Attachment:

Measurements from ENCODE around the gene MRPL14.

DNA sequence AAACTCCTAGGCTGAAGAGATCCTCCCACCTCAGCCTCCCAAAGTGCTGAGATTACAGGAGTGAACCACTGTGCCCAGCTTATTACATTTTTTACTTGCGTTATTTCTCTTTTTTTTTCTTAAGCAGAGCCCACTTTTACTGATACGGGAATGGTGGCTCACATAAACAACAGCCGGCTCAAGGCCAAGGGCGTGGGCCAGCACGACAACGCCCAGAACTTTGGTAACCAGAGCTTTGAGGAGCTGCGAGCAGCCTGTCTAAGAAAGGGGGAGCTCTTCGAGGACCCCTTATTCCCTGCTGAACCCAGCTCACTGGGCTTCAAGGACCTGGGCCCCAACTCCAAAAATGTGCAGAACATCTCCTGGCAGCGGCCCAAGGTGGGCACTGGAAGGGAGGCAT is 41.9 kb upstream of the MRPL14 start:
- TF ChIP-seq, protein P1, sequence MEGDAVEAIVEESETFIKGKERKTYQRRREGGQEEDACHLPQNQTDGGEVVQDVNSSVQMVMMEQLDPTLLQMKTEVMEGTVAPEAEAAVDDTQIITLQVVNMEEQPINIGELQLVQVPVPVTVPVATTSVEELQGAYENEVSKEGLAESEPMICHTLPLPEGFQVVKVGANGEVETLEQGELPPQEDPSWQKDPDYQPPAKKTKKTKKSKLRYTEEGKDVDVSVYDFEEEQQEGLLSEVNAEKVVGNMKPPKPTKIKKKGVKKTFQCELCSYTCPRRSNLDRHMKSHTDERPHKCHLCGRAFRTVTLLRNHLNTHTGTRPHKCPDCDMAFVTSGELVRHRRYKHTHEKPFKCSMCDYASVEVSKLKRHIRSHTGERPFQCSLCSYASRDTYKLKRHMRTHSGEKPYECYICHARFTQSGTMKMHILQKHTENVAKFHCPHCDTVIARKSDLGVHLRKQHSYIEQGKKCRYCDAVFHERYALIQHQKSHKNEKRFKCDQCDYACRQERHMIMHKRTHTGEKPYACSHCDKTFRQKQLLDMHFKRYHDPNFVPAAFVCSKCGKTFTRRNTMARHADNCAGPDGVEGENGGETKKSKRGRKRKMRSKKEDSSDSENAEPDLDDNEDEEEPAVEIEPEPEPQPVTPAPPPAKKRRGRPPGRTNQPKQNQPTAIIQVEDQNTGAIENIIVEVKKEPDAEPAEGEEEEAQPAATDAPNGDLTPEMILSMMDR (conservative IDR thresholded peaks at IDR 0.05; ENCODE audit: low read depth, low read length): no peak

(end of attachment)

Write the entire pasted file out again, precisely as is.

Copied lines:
Measurements from ENCODE around the gene MRPL14.

DNA sequence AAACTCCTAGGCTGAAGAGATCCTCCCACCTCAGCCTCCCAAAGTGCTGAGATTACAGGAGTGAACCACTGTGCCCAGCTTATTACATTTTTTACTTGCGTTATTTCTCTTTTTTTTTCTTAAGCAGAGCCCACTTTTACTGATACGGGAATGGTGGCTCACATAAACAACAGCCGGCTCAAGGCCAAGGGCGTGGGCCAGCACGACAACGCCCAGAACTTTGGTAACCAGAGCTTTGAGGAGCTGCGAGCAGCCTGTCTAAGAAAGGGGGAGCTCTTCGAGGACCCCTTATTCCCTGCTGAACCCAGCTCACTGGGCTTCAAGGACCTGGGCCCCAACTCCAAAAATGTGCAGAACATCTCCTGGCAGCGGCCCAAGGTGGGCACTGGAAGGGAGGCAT is 41.9 kb upstream of the MRPL14 start:
- TF ChIP-seq, protein P1, sequence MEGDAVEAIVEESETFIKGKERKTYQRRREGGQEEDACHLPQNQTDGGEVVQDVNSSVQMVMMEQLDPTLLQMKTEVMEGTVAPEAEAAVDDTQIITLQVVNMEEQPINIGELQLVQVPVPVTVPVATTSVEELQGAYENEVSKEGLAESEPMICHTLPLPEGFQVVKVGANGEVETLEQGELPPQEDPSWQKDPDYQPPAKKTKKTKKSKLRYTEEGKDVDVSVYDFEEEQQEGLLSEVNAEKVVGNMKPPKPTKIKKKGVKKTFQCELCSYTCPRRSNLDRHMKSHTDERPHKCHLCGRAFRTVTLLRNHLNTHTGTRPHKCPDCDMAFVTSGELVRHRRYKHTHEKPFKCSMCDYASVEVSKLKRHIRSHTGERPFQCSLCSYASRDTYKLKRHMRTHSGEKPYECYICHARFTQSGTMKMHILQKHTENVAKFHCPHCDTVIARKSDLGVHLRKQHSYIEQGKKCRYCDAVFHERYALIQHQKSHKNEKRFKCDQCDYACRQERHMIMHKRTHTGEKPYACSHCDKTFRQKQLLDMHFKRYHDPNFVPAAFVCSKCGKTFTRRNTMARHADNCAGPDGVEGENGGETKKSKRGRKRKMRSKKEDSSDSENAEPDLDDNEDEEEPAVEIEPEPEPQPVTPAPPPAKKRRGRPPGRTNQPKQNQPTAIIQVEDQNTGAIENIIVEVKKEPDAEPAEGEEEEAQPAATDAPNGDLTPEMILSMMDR (conservative IDR thresholded peaks at IDR 0.05; ENCODE audit: low read depth, low read length): no peak